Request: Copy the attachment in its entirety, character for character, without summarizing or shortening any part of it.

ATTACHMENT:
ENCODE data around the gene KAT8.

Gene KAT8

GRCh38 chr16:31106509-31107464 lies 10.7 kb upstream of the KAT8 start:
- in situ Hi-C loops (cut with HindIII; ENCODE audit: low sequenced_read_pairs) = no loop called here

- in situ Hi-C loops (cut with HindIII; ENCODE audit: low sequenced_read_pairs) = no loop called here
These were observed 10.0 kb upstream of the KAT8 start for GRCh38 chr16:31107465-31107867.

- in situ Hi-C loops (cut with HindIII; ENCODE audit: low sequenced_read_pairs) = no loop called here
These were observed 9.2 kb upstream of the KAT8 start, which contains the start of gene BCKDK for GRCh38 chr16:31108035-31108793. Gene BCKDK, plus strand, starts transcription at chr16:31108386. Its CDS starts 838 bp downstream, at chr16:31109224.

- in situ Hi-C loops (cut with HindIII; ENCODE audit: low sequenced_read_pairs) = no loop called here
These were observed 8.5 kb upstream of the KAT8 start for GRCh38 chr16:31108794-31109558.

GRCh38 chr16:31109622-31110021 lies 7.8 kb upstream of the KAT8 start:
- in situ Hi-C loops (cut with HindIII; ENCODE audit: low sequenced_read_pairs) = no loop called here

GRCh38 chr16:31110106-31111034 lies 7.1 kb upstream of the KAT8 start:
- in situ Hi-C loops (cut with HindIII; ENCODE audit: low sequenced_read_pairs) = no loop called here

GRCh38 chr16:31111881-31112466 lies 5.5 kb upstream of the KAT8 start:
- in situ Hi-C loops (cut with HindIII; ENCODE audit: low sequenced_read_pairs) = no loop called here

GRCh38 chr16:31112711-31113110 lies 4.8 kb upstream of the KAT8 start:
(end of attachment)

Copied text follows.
ENCODE data around the gene KAT8.

Gene KAT8

GRCh38 chr16:31106509-31107464 lies 10.7 kb upstream of the KAT8 start:
- in situ Hi-C loops (cut with HindIII; ENCODE audit: low sequenced_read_pairs) = no loop called here

- in situ Hi-C loops (cut with HindIII; ENCODE audit: low sequenced_read_pairs) = no loop called here
These were observed 10.0 kb upstream of the KAT8 start for GRCh38 chr16:31107465-31107867.

- in situ Hi-C loops (cut with HindIII; ENCODE audit: low sequenced_read_pairs) = no loop called here
These were observed 9.2 kb upstream of the KAT8 start, which contains the start of gene BCKDK for GRCh38 chr16:31108035-31108793. Gene BCKDK, plus strand, starts transcription at chr16:31108386. Its CDS starts 838 bp downstream, at chr16:31109224.

- in situ Hi-C loops (cut with HindIII; ENCODE audit: low sequenced_read_pairs) = no loop called here
These were observed 8.5 kb upstream of the KAT8 start for GRCh38 chr16:31108794-31109558.

GRCh38 chr16:31109622-31110021 lies 7.8 kb upstream of the KAT8 start:
- in situ Hi-C loops (cut with HindIII; ENCODE audit: low sequenced_read_pairs) = no loop called here

GRCh38 chr16:31110106-31111034 lies 7.1 kb upstream of the KAT8 start:
- in situ Hi-C loops (cut with HindIII; ENCODE audit: low sequenced_read_pairs) = no loop called here

GRCh38 chr16:31111881-31112466 lies 5.5 kb upstream of the KAT8 start:
- in situ Hi-C loops (cut with HindIII; ENCODE audit: low sequenced_read_pairs) = no loop called here

GRCh38 chr16:31112711-31113110 lies 4.8 kb upstream of the KAT8 start: